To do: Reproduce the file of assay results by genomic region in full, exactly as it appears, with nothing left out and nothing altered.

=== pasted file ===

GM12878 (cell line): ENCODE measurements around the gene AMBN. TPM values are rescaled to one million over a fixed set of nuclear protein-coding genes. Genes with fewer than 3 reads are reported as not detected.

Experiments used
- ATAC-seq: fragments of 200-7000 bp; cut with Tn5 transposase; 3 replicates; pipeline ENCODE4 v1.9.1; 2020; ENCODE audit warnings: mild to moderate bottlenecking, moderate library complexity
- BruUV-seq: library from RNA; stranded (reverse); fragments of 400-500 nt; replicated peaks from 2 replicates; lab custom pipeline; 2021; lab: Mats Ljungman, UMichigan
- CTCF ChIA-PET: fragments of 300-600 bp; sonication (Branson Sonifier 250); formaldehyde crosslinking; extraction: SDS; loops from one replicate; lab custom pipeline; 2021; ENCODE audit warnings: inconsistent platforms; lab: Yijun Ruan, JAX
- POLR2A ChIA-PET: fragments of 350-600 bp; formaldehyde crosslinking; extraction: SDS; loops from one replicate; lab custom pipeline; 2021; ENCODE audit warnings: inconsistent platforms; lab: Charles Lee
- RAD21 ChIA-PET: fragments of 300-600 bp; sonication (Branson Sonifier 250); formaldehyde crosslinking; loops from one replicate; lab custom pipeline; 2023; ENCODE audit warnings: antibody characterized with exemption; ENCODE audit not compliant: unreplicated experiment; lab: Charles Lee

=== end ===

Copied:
GM12878 (cell line): ENCODE measurements around the gene AMBN. TPM values are rescaled to one million over a fixed set of nuclear protein-coding genes. Genes with fewer than 3 reads are reported as not detected.

Experiments used
- ATAC-seq: fragments of 200-7000 bp; cut with Tn5 transposase; 3 replicates; pipeline ENCODE4 v1.9.1; 2020; ENCODE audit warnings: mild to moderate bottlenecking, moderate library complexity
- BruUV-seq: library from RNA; stranded (reverse); fragments of 400-500 nt; replicated peaks from 2 replicates; lab custom pipeline; 2021; lab: Mats Ljungman, UMichigan
- CTCF ChIA-PET: fragments of 300-600 bp; sonication (Branson Sonifier 250); formaldehyde crosslinking; extraction: SDS; loops from one replicate; lab custom pipeline; 2021; ENCODE audit warnings: inconsistent platforms; lab: Yijun Ruan, JAX
- POLR2A ChIA-PET: fragments of 350-600 bp; formaldehyde crosslinking; extraction: SDS; loops from one replicate; lab custom pipeline; 2021; ENCODE audit warnings: inconsistent platforms; lab: Charles Lee
- RAD21 ChIA-PET: fragments of 300-600 bp; sonication (Branson Sonifier 250); formaldehyde crosslinking; loops from one replicate; lab custom pipeline; 2023; ENCODE audit warnings: antibody characterized with exemption; ENCODE audit not compliant: unreplicated experiment; lab: Charles Lee